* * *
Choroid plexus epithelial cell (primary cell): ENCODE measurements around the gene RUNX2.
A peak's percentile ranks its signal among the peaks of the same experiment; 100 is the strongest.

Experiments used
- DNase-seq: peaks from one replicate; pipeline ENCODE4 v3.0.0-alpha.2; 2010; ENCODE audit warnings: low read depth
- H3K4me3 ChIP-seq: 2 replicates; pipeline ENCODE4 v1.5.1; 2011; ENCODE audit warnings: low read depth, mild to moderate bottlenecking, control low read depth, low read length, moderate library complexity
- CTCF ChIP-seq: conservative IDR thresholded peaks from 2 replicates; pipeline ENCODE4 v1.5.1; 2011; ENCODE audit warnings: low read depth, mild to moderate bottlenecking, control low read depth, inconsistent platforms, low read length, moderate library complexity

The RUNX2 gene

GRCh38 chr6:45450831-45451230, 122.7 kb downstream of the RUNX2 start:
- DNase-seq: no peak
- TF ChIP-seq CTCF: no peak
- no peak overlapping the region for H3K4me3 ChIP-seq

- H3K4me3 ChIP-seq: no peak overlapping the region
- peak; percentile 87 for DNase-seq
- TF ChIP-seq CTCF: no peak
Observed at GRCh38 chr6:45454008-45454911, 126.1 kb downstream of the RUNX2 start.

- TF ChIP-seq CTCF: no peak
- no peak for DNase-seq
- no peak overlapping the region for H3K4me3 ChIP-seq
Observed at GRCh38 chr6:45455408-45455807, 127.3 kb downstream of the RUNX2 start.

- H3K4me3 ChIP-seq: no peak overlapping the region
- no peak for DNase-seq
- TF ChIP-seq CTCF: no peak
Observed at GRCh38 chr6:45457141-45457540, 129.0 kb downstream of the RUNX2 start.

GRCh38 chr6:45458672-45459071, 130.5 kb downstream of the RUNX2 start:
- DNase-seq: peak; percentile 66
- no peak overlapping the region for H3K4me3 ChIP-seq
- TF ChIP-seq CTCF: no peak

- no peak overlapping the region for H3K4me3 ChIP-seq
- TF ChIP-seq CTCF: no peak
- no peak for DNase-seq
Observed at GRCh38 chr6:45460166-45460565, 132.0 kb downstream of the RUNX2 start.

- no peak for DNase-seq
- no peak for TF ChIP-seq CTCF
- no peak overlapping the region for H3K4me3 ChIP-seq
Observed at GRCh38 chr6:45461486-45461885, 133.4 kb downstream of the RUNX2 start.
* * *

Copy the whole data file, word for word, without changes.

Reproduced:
Choroid plexus epithelial cell (primary cell): ENCODE measurements around the gene RUNX2.
A peak's percentile ranks its signal among the peaks of the same experiment; 100 is the strongest.

Experiments used
- DNase-seq: peaks from one replicate; pipeline ENCODE4 v3.0.0-alpha.2; 2010; ENCODE audit warnings: low read depth
- H3K4me3 ChIP-seq: 2 replicates; pipeline ENCODE4 v1.5.1; 2011; ENCODE audit warnings: low read depth, mild to moderate bottlenecking, control low read depth, low read length, moderate library complexity
- CTCF ChIP-seq: conservative IDR thresholded peaks from 2 replicates; pipeline ENCODE4 v1.5.1; 2011; ENCODE audit warnings: low read depth, mild to moderate bottlenecking, control low read depth, inconsistent platforms, low read length, moderate library complexity

The RUNX2 gene

GRCh38 chr6:45450831-45451230, 122.7 kb downstream of the RUNX2 start:
- DNase-seq: no peak
- TF ChIP-seq CTCF: no peak
- no peak overlapping the region for H3K4me3 ChIP-seq

- H3K4me3 ChIP-seq: no peak overlapping the region
- peak; percentile 87 for DNase-seq
- TF ChIP-seq CTCF: no peak
Observed at GRCh38 chr6:45454008-45454911, 126.1 kb downstream of the RUNX2 start.

- TF ChIP-seq CTCF: no peak
- no peak for DNase-seq
- no peak overlapping the region for H3K4me3 ChIP-seq
Observed at GRCh38 chr6:45455408-45455807, 127.3 kb downstream of the RUNX2 start.

- H3K4me3 ChIP-seq: no peak overlapping the region
- no peak for DNase-seq
- TF ChIP-seq CTCF: no peak
Observed at GRCh38 chr6:45457141-45457540, 129.0 kb downstream of the RUNX2 start.

GRCh38 chr6:45458672-45459071, 130.5 kb downstream of the RUNX2 start:
- DNase-seq: peak; percentile 66
- no peak overlapping the region for H3K4me3 ChIP-seq
- TF ChIP-seq CTCF: no peak

- no peak overlapping the region for H3K4me3 ChIP-seq
- TF ChIP-seq CTCF: no peak
- no peak for DNase-seq
Observed at GRCh38 chr6:45460166-45460565, 132.0 kb downstream of the RUNX2 start.

- no peak for DNase-seq
- no peak for TF ChIP-seq CTCF
- no peak overlapping the region for H3K4me3 ChIP-seq
Observed at GRCh38 chr6:45461486-45461885, 133.4 kb downstream of the RUNX2 start.